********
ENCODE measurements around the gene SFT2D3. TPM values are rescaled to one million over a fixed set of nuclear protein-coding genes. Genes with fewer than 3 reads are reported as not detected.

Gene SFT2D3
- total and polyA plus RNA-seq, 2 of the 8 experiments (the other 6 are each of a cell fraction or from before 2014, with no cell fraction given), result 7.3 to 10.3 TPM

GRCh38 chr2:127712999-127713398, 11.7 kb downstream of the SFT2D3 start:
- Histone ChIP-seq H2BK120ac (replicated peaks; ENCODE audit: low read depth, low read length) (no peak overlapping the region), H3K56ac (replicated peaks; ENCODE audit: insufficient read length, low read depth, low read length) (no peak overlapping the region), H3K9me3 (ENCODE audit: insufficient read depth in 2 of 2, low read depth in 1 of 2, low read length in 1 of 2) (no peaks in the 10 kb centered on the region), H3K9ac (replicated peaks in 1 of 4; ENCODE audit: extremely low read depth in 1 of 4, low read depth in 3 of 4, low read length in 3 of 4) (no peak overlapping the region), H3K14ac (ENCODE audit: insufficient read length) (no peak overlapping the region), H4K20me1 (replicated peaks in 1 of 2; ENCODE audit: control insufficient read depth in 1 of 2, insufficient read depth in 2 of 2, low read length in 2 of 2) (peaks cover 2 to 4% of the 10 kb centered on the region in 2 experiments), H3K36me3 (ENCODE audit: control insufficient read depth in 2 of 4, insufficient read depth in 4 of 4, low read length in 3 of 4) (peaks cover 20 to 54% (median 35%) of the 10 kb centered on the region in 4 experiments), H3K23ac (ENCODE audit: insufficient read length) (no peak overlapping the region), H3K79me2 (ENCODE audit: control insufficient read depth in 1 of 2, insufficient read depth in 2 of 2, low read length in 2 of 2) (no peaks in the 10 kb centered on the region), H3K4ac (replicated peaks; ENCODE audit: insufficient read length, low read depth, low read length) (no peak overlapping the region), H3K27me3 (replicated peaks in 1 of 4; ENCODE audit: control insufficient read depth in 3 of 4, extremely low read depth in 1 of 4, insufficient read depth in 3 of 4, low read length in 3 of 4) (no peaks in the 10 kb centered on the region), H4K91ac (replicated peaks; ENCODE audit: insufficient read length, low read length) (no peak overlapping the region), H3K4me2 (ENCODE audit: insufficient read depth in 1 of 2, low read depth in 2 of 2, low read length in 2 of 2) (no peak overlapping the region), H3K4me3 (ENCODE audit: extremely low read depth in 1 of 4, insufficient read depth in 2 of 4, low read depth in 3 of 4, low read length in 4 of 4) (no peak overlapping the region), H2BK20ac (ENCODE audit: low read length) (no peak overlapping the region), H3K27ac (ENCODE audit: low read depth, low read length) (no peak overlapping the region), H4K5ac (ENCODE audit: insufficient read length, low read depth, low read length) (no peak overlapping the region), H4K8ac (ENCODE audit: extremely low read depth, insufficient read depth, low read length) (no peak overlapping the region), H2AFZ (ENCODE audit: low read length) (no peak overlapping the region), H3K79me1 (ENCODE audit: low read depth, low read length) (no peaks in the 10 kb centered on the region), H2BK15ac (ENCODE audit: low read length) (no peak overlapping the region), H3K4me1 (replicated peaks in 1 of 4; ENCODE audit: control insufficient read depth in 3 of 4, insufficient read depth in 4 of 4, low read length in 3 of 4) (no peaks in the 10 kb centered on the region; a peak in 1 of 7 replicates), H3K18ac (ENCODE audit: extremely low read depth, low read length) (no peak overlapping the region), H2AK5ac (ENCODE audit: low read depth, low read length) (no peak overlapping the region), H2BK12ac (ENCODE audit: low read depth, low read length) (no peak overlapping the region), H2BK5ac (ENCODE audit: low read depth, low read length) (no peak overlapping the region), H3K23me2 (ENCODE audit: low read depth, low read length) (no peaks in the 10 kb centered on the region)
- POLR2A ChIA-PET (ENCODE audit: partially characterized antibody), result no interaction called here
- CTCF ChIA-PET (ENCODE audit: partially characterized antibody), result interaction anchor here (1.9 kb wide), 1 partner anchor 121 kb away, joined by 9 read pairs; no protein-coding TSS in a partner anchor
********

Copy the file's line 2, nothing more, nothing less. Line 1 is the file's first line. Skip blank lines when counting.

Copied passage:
Gene SFT2D3